When Poetry and Comics Intersect

Author: | Posted in Reading No comments

comicpoetry book collections

The cross-pollination between comics and poetry may seem unexpected, but it’s certainly a creative collaboration that has become more popular within the past decade. Evidence of the two forms meeting occurs again and again: Poet-turned-novelist Paul Beatty alludes to the Hernandez brothers’ Love and Rockets in his second poetry volume Joker, Joker Deuce (Penguin, 1994). In Alan Moore and Dave Gibbons’s The Watchman, the main character/villain Adrian Veidt draws his alter-ego from a recollection of Percy Bysshe Shelley’s “Ozymandias” as he justifies creating a global threat. Poetic lines from Henry Dumas’ “Rootsong” appeared in the #3 issue of The Black Panther, integrated into the comic written by Ta-Nehisi Coates.

Such works illustrate a growing interest in the overlap between comics and poetry. Perhaps adults relate to the overarching themes and allegories that fuel so many graphic interpretations of larger-than-life superheroes.

Being immersed in comics isn’t necessary for seeing how many of these poems elucidate human nature, but the merging of poetry and comics offers an opportunity for less traditional perspectives from familiar and popular characters. A few collections prove that the urge to talk about superheroes is not limited to full-color panels or summer blockbuster movies. This increasing presence of comics combines the significance of storytelling via images and verse in a culture that relies on more stimuli than just words. It can also stress the recurrence of archetypes in particular types of stories, and the growing presence of pop culture in a diverse range of poems can be seen as a signal for how these poems are becoming more common.

An early example is Krypton Nights by Bryan Dietrich (Zoo Press, 2002), which centers around Super Man and his longing for a lost home. This was one of several literary works referencing comics in Stephen Burt’s 2009 Michigan Quarterly Review article “Poems about Superheroes,” which noted the recurring trend.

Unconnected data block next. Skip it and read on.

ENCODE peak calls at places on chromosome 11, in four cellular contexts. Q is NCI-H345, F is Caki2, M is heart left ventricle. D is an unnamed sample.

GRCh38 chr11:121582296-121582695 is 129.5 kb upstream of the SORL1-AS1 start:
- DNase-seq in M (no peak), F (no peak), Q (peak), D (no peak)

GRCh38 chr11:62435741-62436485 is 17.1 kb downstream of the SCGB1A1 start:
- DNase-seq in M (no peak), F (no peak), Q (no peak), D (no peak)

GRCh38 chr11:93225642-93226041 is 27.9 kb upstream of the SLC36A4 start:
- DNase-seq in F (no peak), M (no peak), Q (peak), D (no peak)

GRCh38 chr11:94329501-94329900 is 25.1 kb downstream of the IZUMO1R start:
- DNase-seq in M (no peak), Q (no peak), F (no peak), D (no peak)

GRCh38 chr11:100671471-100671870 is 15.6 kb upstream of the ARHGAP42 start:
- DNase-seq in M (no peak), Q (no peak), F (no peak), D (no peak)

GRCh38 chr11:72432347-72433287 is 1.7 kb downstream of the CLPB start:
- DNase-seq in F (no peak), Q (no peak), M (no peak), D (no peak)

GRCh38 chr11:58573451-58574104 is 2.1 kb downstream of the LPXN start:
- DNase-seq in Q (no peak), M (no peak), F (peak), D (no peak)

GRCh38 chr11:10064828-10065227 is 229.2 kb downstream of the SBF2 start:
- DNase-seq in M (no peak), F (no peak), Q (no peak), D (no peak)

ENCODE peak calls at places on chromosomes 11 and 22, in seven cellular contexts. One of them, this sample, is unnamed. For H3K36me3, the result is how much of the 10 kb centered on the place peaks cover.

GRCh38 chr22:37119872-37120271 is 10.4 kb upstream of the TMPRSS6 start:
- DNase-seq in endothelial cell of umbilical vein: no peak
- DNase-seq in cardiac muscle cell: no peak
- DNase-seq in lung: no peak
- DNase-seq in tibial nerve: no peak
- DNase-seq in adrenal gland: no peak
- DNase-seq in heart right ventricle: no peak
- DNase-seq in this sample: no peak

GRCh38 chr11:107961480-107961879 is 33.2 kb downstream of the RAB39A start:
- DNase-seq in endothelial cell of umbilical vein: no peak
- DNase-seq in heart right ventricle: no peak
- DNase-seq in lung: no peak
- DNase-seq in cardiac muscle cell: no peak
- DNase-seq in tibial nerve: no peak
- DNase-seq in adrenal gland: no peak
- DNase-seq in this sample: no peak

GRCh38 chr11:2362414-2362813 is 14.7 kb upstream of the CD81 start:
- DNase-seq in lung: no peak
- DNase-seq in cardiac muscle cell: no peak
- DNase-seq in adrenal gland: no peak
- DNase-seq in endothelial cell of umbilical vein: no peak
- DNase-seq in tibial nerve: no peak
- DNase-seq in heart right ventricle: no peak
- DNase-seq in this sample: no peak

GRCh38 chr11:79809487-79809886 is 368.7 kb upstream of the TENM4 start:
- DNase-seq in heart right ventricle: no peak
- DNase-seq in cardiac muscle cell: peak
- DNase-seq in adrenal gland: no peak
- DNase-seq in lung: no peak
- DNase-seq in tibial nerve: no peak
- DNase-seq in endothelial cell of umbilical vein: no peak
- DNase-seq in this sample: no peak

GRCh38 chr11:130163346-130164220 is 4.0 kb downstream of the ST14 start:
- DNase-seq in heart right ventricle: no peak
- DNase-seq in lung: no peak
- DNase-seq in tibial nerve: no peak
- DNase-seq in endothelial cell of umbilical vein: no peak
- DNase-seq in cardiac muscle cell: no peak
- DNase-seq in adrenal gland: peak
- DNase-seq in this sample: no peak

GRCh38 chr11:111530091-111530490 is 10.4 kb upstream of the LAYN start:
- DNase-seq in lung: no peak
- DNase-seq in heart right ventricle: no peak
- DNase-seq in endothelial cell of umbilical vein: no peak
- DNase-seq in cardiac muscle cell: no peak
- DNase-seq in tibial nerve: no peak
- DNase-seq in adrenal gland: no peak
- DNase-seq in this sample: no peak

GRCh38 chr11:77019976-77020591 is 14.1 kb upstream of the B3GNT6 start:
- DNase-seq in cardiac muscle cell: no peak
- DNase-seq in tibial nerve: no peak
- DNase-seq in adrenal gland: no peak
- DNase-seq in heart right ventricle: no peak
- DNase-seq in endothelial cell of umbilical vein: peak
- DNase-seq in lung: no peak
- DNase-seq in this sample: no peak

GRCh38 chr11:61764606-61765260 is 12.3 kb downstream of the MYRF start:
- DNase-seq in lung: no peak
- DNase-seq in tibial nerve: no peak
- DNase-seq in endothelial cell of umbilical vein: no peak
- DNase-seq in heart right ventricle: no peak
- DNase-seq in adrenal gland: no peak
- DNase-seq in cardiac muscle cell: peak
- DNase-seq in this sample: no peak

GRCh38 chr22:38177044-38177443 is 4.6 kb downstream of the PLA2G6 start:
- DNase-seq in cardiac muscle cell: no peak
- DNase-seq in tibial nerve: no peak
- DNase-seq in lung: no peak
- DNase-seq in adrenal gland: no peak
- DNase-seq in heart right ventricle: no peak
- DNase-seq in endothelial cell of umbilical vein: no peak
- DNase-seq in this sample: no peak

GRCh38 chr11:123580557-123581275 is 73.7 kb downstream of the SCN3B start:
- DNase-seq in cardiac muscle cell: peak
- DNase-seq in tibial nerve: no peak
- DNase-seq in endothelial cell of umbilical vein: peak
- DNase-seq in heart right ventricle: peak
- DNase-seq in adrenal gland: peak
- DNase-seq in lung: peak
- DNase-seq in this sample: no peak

While Superman was Dietrich’s focus, Jeannine Hall Gailey’s Becoming the Villainess (Steel Toe Books, 2006) features persona poems based on women in fairy tales and comic books. The book takes a more feminist turn in writing about women who are often downplayed in comparison to their male counterparts. Consider her poem “Female Comic Book Superheroes” featured on Garrison Keillor’s Writer’s Almanac.

A year later, A. Van Jordan released Quantum Lyrics (Norton, 2007). Although Jordan focuses much of this collection on Albert Einstein and his wife and the work that they do to create physics equations, some poems consider the potential physics conundrums created by the highly unlikely abilities of superheroes, like “The Flash Reverses Time.” 

Missing You, Metropolis (Graywolf Press, 2010), Gary Jackson’s debut collection, departs from Jordan’s strategy of creating a suite of poems inspired by physics and superheroes by speculating on how superheroes could change situations that he experiences, like a bank robbery or reading a comic book. Missing You, Metropolis also places characters in more mundane scenarios like “Nightcrawler Buys a Woman a Drink.”